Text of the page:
material to their troops."

      Underscoring U.S. fears that terrorists will try to use weapons of mass
      destruction, Winkenwerder announced on Friday a separate policy to vaccinate
      some military personnel against anthrax and to stockpile the vaccine for
      civilian use.


      Between January and June of this year, the military purchased more than
      400,400 potassium iodide tablets -- enough for at least 28,600 troops --
      through the Defense Logistics Agency and the Defense Supply Center in

      That amount represents an 80 percent increase over the amount of potassium
      iodide purchased by the military during the January to June period in 2001,
      according to Defense Supply Center records.

      The tablets were supplied by two companies -- Anbex Inc. and Carter-Wallace,
      which is now part of MedPointe Inc.

      Potassium iodide orders surged after Winkenwerder's memo. In December and
      January alone, more than 303,000 tablets were purchased, enough for more
      than 21,700 troops. A 29,400-tablet order for 2,100 troops was filled by the
      Defense Supply Center on April 6, followed by the Army's 134,400-tablet
      shipment on May 28 for 9,600 soldiers.

      The Defense Supply Center's figures do not include orders placed
      independently by the military services and their divisions, suppliers say.

      The move to supply potassium iodide to troops and their families comes amid
      heightened fears that terrorists might attack nuclear power plants in the
      United States and abroad, or try to use nuclear or radiological weapons.

      But potassium iodide's usefulness is limited since it must be taken almost
      immediately after exposure and only protects against absorption of
      radioactive iodine. The tablets offer no protection against other
      radioactive isotopes, which might be released by a "dirty" bomb and other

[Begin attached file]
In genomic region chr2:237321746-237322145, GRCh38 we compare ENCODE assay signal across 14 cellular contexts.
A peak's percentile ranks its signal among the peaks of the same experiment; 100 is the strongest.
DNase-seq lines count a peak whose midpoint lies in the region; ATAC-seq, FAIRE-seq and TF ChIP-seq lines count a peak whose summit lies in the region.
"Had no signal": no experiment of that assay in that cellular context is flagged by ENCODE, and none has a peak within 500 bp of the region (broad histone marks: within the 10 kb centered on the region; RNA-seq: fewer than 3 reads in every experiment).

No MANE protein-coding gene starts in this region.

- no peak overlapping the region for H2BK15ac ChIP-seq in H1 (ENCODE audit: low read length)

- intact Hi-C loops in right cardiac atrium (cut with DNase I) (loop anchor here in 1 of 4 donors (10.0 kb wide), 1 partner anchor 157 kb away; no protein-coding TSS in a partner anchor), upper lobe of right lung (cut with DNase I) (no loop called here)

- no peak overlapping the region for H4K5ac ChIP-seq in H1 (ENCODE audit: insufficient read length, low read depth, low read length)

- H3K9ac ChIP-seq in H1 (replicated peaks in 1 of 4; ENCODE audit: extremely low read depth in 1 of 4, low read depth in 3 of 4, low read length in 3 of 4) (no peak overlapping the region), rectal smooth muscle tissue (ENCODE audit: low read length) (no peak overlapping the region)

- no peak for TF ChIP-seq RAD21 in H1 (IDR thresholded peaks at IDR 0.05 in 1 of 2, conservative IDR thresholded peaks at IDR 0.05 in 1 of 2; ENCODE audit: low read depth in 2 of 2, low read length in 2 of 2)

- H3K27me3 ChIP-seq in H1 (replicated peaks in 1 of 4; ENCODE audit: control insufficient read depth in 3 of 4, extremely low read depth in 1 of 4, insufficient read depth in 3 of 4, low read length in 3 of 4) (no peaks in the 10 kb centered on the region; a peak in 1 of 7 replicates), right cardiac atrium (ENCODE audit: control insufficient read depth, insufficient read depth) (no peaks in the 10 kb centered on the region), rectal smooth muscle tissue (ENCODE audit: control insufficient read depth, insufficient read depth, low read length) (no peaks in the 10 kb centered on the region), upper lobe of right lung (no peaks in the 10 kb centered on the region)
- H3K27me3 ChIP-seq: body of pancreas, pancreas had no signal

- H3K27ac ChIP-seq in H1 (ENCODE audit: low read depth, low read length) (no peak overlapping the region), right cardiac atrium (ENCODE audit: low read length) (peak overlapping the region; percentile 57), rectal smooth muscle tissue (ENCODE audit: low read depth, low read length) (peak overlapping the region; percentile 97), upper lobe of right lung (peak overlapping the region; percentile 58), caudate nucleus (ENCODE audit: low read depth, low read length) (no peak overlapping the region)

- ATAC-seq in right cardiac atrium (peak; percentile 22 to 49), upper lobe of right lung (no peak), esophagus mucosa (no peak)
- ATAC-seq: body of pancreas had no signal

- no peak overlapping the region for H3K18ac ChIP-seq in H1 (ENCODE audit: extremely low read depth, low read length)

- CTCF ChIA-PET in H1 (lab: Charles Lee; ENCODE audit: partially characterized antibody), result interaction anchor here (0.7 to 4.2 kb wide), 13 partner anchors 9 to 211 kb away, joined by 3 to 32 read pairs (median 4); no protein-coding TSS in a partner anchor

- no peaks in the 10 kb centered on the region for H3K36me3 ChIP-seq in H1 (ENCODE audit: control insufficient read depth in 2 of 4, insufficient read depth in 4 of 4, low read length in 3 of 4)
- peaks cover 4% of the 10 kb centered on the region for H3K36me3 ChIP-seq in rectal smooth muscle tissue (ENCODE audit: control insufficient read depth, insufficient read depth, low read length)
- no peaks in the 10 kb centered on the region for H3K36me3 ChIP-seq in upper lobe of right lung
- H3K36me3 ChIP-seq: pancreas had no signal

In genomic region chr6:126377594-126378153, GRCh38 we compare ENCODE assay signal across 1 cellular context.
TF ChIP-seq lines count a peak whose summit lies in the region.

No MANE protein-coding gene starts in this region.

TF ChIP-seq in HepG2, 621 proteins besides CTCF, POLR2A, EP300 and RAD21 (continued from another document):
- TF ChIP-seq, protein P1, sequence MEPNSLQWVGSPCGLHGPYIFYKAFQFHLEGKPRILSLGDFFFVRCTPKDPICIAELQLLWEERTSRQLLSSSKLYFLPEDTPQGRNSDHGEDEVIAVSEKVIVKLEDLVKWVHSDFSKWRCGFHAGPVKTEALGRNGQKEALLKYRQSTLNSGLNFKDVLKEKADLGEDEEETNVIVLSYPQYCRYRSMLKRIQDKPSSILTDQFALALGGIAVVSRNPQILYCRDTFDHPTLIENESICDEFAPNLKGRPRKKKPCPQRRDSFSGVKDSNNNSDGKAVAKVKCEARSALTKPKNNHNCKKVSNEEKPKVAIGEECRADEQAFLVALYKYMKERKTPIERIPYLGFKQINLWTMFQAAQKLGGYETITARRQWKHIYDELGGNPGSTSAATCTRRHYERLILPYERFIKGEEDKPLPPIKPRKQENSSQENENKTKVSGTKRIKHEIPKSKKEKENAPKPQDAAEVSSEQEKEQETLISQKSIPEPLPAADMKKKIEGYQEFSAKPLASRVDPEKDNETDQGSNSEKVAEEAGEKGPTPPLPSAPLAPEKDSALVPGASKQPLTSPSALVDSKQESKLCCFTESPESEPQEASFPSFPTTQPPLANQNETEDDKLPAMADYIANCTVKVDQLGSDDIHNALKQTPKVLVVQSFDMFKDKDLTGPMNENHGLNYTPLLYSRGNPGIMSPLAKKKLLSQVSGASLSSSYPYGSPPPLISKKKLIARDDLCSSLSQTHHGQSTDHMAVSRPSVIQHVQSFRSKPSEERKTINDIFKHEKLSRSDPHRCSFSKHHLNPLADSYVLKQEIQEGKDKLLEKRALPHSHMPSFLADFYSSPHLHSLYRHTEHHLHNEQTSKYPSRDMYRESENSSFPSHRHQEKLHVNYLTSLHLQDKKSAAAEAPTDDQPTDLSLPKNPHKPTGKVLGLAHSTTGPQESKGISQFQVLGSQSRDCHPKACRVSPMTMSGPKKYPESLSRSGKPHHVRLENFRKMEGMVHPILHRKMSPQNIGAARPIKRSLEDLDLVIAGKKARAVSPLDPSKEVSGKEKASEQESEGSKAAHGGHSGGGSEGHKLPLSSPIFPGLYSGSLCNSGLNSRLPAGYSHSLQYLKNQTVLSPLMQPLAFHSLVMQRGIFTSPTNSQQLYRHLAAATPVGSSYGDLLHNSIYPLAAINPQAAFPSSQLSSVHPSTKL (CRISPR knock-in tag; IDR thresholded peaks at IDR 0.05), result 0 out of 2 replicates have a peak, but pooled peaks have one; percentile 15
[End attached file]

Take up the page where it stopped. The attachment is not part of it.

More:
radioactive weapons.

      Despite these limitations, the military is not alone in stocking up on
      potassium iodide. The Department of Health and Human Services has purchased
      1.6 million doses and plans to buy 5 million to 10 million more this year,
      officials said.

      The Department of Veterans' Affairs has placed two large orders so far this
      year on behalf of HHS -- the first went to Salt Lake City in case of an
      attack on the Olympic Games.

      The second order was placed within the last month for HHS' office of
      emergency preparedness, according to Veterans' Affairs. Officials would not
      disclose its destination.

      Stored in secret warehouses, HHS' stockpile would be tapped in the event of
      a "catastrophe, man-made or otherwise, at a nuclear power plant," spokesman
      Bill Pierce said.

      The Nuclear Regulatory Commission is also stocking up on the tablets as part
      of a program to make potassium iodide available to people living near
      nuclear power plants.



      Sabotage and Terrorism of Nuclear Power Plants:

      Potassium Iodide Anti-Radiation Pill FAQ:

      Civil Defense Radiation Detection Survey Meters, Geiger Counters &
      Dosimeters FAQ: